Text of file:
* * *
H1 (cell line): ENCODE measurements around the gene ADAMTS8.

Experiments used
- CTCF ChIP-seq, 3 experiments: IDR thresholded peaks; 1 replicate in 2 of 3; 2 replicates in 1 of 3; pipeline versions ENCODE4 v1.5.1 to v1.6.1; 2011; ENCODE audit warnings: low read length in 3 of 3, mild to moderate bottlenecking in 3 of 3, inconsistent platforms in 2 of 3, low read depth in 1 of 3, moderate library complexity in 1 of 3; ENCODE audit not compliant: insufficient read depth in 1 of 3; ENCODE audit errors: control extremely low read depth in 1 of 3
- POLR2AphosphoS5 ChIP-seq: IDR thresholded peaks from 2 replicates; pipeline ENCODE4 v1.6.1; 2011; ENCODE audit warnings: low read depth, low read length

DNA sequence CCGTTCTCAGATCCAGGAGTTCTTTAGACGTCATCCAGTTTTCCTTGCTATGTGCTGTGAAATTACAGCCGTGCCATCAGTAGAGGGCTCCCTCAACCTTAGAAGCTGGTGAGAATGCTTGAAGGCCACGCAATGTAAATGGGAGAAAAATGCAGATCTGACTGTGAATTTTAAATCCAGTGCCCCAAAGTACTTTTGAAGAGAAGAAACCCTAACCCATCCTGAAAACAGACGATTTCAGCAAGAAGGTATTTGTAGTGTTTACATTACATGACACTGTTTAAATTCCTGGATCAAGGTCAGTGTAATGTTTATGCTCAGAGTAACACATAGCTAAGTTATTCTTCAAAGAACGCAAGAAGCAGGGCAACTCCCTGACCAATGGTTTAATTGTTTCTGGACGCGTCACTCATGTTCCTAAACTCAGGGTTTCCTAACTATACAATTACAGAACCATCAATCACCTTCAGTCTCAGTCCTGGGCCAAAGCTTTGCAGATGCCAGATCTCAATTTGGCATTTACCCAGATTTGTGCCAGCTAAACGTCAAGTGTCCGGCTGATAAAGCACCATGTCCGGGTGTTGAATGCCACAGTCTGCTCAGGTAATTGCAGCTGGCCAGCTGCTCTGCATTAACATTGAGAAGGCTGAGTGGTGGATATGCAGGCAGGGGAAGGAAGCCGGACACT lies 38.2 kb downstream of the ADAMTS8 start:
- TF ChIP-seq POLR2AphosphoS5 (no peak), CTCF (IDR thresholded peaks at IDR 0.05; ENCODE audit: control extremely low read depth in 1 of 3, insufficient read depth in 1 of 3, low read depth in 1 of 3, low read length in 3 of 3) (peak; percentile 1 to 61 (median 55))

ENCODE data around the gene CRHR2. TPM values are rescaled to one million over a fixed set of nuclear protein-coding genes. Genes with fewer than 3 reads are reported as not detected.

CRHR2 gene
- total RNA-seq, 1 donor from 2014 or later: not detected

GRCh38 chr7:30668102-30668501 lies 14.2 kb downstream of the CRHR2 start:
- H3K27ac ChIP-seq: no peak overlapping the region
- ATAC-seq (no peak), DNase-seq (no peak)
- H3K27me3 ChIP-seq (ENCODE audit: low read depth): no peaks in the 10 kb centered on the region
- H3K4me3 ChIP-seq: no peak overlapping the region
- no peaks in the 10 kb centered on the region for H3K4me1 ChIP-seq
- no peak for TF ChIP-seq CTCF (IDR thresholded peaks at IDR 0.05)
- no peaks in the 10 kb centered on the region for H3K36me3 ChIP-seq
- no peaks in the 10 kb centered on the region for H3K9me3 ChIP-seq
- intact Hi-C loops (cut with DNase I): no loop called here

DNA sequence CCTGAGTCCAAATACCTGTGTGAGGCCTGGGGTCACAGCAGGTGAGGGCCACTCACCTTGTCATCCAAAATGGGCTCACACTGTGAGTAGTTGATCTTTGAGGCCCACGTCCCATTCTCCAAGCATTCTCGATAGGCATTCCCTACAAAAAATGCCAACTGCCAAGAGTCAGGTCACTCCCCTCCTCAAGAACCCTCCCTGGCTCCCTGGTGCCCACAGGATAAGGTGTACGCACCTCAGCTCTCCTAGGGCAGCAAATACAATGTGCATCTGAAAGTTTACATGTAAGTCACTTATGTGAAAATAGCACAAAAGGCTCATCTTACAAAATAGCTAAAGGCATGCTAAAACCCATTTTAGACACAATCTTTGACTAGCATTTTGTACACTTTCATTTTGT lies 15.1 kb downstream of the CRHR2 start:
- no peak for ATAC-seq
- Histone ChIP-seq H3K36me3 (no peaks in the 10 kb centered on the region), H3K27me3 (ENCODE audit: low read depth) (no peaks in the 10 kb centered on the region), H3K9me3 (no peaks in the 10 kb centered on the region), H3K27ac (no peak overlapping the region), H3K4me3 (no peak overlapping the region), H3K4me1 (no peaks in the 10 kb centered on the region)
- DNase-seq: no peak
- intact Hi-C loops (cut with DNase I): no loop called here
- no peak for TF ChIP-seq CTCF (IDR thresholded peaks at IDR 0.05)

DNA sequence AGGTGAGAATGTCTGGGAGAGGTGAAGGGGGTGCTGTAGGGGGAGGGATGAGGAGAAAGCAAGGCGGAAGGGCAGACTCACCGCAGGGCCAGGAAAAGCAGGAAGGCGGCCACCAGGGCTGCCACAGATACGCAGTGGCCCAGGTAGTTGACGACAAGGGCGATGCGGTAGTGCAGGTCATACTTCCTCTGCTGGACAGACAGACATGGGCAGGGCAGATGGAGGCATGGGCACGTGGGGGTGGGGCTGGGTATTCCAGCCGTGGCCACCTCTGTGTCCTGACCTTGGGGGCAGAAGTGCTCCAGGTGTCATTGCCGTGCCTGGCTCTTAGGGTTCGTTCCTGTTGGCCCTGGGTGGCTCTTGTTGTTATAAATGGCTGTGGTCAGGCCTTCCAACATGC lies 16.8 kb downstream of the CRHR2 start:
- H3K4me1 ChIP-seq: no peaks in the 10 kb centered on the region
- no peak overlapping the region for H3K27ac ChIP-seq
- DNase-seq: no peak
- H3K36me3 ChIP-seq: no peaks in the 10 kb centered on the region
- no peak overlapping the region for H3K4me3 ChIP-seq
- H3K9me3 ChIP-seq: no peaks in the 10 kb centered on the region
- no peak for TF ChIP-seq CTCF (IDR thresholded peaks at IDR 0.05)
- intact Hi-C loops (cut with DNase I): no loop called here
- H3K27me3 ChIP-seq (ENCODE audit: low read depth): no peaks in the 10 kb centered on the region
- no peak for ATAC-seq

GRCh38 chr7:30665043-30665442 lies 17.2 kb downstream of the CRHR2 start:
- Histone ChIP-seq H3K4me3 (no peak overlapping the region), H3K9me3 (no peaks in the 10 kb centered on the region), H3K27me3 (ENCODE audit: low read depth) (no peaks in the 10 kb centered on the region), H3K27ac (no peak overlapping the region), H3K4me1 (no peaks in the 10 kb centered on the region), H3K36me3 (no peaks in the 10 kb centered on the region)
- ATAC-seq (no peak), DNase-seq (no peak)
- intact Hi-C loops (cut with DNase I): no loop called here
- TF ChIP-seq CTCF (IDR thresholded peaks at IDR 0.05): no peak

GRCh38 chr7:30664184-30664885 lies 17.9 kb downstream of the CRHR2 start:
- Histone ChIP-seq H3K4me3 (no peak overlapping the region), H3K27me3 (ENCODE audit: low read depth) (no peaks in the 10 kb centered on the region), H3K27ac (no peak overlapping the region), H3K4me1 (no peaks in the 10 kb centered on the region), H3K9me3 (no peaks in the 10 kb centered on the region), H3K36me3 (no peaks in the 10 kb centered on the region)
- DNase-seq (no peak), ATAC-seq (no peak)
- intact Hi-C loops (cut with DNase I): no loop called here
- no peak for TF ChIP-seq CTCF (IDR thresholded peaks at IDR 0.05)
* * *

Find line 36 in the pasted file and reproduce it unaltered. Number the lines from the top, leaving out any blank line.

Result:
- no peak for ATAC-seq